Vera

Living in a farmhouse with goats is my dream, for Vera it is reality.

Of course, living with 2 goats is not the social norm but Vera taught me that if you do not fit in then you are doing the right thing as you have a high level of determination and mental strength to proceed despite facing conflicting views.

From laughing until our sides hurt from our inside jokes, to having enlightening conversations, I have learned so much from such a wonderful woman. 


“Go with the flo”

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Embracing spontaneity adds colour to an otherwise black and white monotonous life.

Aspiring to live a life in which fulfilment is not achieved by a rigorous daily schedule. The only thing that can go to plan is the here and now, the moment we do have control over. 

The ultimate paragliding experience cannot be planned weeks in advance, NOW is the only time I knew we were going to run off the mountainside and glide through the air, the single moment of appropriate wind to take-off.

Kiko body, kiko mind

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You may even make your own language during a work placement abroad!
Whether I was going on a kiko hike, that Bruno is a kiko goat, that Vera makes a kiko bike tour. Kiko means strong.

Be kiko. 

In Interlaken, I truly appreciated the strength of mind required to be content with life during moments of peacefulness and nothingness. The backdrop of the Alps constantly offered a sense of tranquility despite moments of hustle and bustle on Höheweg.

What I mean by that is having the constant drive and need to be productive, be active, learn, alone does not constitute the strength of an individual. Being alone with your own thoughts requires great strength that should not be undermined.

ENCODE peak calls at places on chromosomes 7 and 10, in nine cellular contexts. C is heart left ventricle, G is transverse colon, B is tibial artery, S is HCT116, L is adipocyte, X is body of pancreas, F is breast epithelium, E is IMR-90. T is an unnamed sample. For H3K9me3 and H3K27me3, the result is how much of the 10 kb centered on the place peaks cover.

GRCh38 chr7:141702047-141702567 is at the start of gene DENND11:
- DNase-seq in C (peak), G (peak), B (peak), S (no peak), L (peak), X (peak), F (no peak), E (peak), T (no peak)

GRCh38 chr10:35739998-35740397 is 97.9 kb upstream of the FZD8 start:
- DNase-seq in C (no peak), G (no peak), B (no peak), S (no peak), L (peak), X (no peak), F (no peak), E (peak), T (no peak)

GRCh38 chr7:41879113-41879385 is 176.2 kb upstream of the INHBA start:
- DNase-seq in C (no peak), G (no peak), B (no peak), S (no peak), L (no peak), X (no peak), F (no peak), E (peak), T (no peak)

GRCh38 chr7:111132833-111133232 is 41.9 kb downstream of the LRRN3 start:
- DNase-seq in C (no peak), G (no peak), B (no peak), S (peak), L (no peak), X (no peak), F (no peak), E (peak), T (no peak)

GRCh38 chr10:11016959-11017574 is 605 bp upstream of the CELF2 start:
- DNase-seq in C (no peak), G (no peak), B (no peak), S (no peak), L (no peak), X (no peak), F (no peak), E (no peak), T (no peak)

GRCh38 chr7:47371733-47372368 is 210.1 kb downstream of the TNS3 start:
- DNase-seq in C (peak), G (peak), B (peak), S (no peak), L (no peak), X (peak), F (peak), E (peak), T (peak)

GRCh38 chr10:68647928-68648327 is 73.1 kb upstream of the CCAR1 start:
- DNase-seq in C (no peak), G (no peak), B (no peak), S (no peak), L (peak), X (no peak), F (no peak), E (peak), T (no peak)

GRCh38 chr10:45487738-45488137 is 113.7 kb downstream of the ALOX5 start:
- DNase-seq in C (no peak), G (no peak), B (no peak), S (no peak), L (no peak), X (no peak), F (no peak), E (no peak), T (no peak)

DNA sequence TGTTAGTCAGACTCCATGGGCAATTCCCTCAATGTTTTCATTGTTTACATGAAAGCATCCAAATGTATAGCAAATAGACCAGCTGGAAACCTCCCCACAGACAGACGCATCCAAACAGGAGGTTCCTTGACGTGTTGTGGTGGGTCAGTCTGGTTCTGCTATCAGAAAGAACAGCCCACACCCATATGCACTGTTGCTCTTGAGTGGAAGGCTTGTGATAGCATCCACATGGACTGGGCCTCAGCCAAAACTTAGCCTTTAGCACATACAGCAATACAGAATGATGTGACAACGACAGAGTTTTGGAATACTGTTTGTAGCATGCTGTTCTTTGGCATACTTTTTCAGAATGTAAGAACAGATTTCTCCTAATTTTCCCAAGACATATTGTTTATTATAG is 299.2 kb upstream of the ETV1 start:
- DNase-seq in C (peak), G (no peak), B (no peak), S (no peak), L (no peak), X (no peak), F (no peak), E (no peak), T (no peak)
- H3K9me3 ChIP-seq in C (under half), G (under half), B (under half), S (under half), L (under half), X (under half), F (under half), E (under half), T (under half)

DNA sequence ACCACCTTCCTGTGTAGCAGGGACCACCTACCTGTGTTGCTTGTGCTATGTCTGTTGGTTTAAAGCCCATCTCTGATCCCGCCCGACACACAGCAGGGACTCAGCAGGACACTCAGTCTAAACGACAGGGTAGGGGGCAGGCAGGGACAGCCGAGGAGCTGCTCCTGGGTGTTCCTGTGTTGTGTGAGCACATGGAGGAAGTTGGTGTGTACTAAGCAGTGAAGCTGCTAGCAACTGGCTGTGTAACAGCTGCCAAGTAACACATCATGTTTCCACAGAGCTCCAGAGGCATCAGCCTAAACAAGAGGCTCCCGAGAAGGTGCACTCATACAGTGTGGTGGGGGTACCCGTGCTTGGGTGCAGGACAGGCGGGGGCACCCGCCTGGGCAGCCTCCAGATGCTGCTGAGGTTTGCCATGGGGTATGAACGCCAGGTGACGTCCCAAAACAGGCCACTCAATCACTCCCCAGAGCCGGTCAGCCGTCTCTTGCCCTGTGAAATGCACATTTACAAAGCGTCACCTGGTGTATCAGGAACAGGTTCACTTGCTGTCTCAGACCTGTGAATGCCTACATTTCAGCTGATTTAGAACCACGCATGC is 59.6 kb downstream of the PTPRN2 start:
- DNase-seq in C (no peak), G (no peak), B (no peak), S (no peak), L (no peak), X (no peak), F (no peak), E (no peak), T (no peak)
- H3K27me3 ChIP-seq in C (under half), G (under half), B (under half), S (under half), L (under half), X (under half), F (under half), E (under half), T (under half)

Whilst house-sitting, I could spend time sat in the sun with the goats. I pushed aside the compelling need to be reaching 30k, 40k, even 50k steps a day, and simply embraced the only thing in my control – the present. 

Home is where the mountains are

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As a goat-keeper named Heidi, Switzerland was calling me. I did not know what to expect, but I was adamant that Switzerland would be my next adventure destination.

From the challenges set by the steep mountainside ascents, to forming the perfect background for appreciating the serenity of the “now”, I learned that being located in a mountainous region made me feel genuine happiness.  

Just add a traditional Swiss dress, and I am the real life Heidi doing cartwheels in the mountains.

You never travel alone

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“Hey, please could you take a photo for me?”.

“Sure, please could you take my photo too?”.

There.
When travelling, that is how a friendship can start.  


Get lost on a hike? Kind people will lead the way, join the group and have a laugh.

I lost any apprehension to start conversations with “strangers”, I said hello to every passing hiker, I talked to dog owners about their dogs. Realistically, with the extreme reactions being statistical outliers, being ignored was the worst thing that could happen. A chance I took, I conversed with interesting people with interesting stories.

Even when I reached Basel airport to travel home, whilst waiting for the plane, I heard about a man’s life in India and his grandchildren in Switzerland, a lengthy talk meant that neither of us were alone waiting for our flight. 

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Life begins at the end of your comfort zone

 

Switzerland part 2 : Happy hiking Heidi

Situated between Lake Brienz and Lake Thun, my first week in Interlaken consisted of many breathtaking hikes. From peaceful strolls along the Aare River to the painful steep incline of reaching Harder Kulm – a summer to improve my navigational skills!

Iseltwald: Find the goats

After a short walk to the Interlaken Ost station with my visitors card in hand, I simply hopped onto a free bus to Mühle, Iseltwald. Gazing out of the window across Lake Brienz made the 20 minute bus journey fly by. Winding around narrow roads on the mountain-side, I was amused by the bus horn that ensured no head-on collisions with oncoming traffic. 

“Don’t walk onto the highway!!!” – words of warning from Vera, my host in Interlaken.
The journey up the mountain required walking on a busy roadside before a steep hike to the animal sanctuary . Imagine my sense of relief when I heard a goat bell!
It became a running joke to survive traffic on my ventures out of Interlaken.

A dream- the animal sanctuary overlooked the lake of tranquil emerald water.

My legs certainly appreciated the smooth descent into the picturesque village of Iseltwalt. I find goats wherever I go and I had a great selfie opportunity with the ibex (wild goat) statue. I plan to return to Iseltwalt to visit the Giessbach Falls along the Riverside path.